Leonard Japp’s wife Eugenia played an important role in Jays’ sustainability, serving as executive vice president and pioneering the inclusion of chip related recipes on the backs of Jays containers—"potato chip tuna casserole" being her calling card.

 

“Eugenia had great compassion for women who cooked for large families,” Leonard Japp told the Tribune in 1996. “She listened to their concerns and comments and always looked for new ways to stretch the food dollar.”

 

Eugenia died in 1983, and three years later, with sales still strong, Leonard Japp—now 81—decided the time was right to finally sell the family business. After the company tanked in the next eight years under the unfocused ownership of Borden Inc., however, the Japp family stepped in and bought back the business in 1994—with manufacturing still chugging along at the 99th Street plant; the familiar smell of chips lingering in the air around Cottage Grove Heights.

 

When Jays returned to the Japps, there were now three generations of the family helping to run the show. Leonard, now in his 90s, was still going strong; his son Leonard Jr. was the new CEO; and grandson Leonard III was soon to become company president. Jays Food, Inc. seemed in good hands for the 21st century.

 

 

But this lighthearted tale of snack foods and legacy has a rather stunningly sad ending. In October of 1999, Leonard Japp, Jr. died of an aneurysm at the age of 67. The following spring, tragically, Leonard Japp III died of a heart attack at just 40, improbably leaving the company founder—now 96—as the last living Leonard Japp. Likely heartbroken, Leonard Sr. breathed his last in August of 2000. The Japp family line had been decimated in the span of just ten months.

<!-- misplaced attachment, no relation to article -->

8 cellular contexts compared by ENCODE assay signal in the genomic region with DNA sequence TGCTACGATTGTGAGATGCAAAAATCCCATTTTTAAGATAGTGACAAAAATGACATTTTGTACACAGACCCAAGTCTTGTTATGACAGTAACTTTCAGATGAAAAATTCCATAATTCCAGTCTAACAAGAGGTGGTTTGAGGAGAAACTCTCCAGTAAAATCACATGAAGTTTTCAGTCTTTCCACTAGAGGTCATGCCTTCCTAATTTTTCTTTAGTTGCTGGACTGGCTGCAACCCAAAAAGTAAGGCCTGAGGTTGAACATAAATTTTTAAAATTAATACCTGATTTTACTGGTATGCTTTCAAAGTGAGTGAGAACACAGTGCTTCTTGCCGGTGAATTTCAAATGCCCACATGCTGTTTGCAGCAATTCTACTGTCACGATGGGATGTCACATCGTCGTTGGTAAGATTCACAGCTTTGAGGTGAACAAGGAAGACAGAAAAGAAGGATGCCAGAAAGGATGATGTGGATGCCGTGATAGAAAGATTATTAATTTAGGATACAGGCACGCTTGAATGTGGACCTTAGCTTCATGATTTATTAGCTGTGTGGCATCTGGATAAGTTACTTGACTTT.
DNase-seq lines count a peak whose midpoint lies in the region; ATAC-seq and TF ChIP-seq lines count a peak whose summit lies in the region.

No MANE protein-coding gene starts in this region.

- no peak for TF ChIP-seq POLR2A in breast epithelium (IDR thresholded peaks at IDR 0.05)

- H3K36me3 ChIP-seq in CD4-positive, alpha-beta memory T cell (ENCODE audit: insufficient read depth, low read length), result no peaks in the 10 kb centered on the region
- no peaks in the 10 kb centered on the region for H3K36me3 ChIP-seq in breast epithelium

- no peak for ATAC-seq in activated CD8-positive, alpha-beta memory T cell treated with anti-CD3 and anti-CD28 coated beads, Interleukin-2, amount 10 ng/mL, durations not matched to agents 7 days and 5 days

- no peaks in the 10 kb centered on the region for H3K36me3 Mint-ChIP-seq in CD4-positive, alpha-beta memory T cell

By 2004, the company was re-sold, and by ’07, it was bankrupt, leading to the closure of the Chicago plant after 50 years in operation. The brand name survives under the ownership of Snyder’s of Hanover, and remains easy to find in any local grocery. As to whether the chips taste the same—nostalgia seems to be a formula consistently difficult to replicate. Maybe if they used a tin instead of a bag?

 

 

 

 [Jays sponsored basketball schedule for St. Joseph the Worker Catholic School in Wheeling, IL, 1971]

 

[Like Cracker Jack, Jays sometimes gave away collectibles in its bags]

 

 [Jays TV ad from 1987, when it was under the ownership of Borden, Inc.]

 

 

Additional Resources:

 

"Jays: Undefeated and Still Champion of Chicagoland Market" - Chipper, 1974

 

"Potato Chip King: Man of the People" - Chicago Tribune, August 26, 2000

 

"Jays Founder Japp Wasn't Always in the Chips" - Chicago Tribune, Nov. 25, 1985

 

"Jays Potato Chips" - PBS WTTW